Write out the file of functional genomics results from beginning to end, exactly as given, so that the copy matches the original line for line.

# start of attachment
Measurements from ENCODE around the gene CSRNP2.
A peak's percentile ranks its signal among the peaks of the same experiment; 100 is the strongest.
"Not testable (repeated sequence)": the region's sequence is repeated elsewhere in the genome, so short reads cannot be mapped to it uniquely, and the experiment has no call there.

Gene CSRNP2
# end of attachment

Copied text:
Measurements from ENCODE around the gene CSRNP2.
A peak's percentile ranks its signal among the peaks of the same experiment; 100 is the strongest.
"Not testable (repeated sequence)": the region's sequence is repeated elsewhere in the genome, so short reads cannot be mapped to it uniquely, and the experiment has no call there.

Gene CSRNP2